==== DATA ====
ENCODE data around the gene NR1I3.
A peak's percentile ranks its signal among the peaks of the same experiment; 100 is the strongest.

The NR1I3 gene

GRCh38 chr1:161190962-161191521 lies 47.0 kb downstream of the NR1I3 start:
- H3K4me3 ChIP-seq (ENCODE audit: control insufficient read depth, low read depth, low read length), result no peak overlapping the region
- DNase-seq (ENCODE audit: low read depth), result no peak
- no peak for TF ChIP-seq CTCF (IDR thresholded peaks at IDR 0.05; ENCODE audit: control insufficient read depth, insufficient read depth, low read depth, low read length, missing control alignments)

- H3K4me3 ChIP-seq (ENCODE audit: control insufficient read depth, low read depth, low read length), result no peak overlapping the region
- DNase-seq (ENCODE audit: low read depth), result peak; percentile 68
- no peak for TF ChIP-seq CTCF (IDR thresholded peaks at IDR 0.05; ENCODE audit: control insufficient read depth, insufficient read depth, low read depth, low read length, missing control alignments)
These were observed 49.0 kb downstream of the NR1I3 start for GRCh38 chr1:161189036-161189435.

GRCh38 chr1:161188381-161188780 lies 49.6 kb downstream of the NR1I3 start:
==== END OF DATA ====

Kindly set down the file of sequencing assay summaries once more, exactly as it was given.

ENCODE data around the gene NR1I3.
A peak's percentile ranks its signal among the peaks of the same experiment; 100 is the strongest.

The NR1I3 gene

GRCh38 chr1:161190962-161191521 lies 47.0 kb downstream of the NR1I3 start:
- H3K4me3 ChIP-seq (ENCODE audit: control insufficient read depth, low read depth, low read length), result no peak overlapping the region
- DNase-seq (ENCODE audit: low read depth), result no peak
- no peak for TF ChIP-seq CTCF (IDR thresholded peaks at IDR 0.05; ENCODE audit: control insufficient read depth, insufficient read depth, low read depth, low read length, missing control alignments)

- H3K4me3 ChIP-seq (ENCODE audit: control insufficient read depth, low read depth, low read length), result no peak overlapping the region
- DNase-seq (ENCODE audit: low read depth), result peak; percentile 68
- no peak for TF ChIP-seq CTCF (IDR thresholded peaks at IDR 0.05; ENCODE audit: control insufficient read depth, insufficient read depth, low read depth, low read length, missing control alignments)
These were observed 49.0 kb downstream of the NR1I3 start for GRCh38 chr1:161189036-161189435.

GRCh38 chr1:161188381-161188780 lies 49.6 kb downstream of the NR1I3 start: